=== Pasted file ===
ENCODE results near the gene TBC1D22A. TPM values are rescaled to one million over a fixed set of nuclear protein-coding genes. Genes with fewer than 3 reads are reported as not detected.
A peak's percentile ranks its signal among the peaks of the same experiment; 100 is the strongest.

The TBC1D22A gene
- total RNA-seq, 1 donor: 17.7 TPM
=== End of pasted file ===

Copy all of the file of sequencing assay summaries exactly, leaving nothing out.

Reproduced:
ENCODE results near the gene TBC1D22A. TPM values are rescaled to one million over a fixed set of nuclear protein-coding genes. Genes with fewer than 3 reads are reported as not detected.
A peak's percentile ranks its signal among the peaks of the same experiment; 100 is the strongest.

The TBC1D22A gene
- total RNA-seq, 1 donor: 17.7 TPM